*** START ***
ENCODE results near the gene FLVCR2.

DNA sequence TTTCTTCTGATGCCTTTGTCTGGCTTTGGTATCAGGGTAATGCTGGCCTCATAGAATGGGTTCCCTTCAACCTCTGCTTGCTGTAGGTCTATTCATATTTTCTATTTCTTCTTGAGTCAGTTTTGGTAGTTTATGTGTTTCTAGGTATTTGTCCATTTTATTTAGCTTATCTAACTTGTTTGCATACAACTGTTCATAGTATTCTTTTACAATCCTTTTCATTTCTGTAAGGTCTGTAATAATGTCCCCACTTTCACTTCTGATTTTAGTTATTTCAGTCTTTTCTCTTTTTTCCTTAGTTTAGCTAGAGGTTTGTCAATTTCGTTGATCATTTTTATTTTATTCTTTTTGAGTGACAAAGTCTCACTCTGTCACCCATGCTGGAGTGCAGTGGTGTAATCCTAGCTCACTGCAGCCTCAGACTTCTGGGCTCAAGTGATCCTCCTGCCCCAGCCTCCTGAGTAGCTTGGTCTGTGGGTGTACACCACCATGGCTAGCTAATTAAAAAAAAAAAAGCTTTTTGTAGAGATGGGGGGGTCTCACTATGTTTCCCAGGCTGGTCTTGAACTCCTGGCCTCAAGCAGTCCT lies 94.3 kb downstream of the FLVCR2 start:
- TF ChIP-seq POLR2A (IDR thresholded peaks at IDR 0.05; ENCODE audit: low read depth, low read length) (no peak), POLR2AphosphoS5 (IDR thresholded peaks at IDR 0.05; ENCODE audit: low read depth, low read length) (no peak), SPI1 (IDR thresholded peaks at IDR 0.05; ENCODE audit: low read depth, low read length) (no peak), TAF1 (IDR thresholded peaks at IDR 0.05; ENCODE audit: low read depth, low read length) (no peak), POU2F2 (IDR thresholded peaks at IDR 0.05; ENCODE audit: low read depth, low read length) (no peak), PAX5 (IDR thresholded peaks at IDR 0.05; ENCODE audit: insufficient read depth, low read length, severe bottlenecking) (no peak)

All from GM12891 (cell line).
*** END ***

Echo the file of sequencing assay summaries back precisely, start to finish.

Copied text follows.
ENCODE results near the gene FLVCR2.

DNA sequence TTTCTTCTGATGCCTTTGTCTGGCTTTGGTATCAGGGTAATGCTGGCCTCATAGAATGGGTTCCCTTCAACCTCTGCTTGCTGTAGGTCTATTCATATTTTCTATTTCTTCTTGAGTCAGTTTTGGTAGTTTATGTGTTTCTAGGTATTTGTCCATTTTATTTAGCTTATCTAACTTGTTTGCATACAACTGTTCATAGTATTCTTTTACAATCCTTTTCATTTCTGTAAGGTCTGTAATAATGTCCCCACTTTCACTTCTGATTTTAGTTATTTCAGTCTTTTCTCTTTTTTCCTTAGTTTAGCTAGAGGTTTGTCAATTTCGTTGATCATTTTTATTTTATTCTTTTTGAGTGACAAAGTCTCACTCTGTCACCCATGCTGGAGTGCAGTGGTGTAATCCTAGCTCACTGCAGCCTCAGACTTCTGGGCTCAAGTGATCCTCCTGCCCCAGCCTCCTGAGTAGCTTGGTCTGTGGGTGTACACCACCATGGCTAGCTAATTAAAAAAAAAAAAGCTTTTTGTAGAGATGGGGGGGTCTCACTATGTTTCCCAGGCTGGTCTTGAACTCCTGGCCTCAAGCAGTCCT lies 94.3 kb downstream of the FLVCR2 start:
- TF ChIP-seq POLR2A (IDR thresholded peaks at IDR 0.05; ENCODE audit: low read depth, low read length) (no peak), POLR2AphosphoS5 (IDR thresholded peaks at IDR 0.05; ENCODE audit: low read depth, low read length) (no peak), SPI1 (IDR thresholded peaks at IDR 0.05; ENCODE audit: low read depth, low read length) (no peak), TAF1 (IDR thresholded peaks at IDR 0.05; ENCODE audit: low read depth, low read length) (no peak), POU2F2 (IDR thresholded peaks at IDR 0.05; ENCODE audit: low read depth, low read length) (no peak), PAX5 (IDR thresholded peaks at IDR 0.05; ENCODE audit: insufficient read depth, low read length, severe bottlenecking) (no peak)

All from GM12891 (cell line).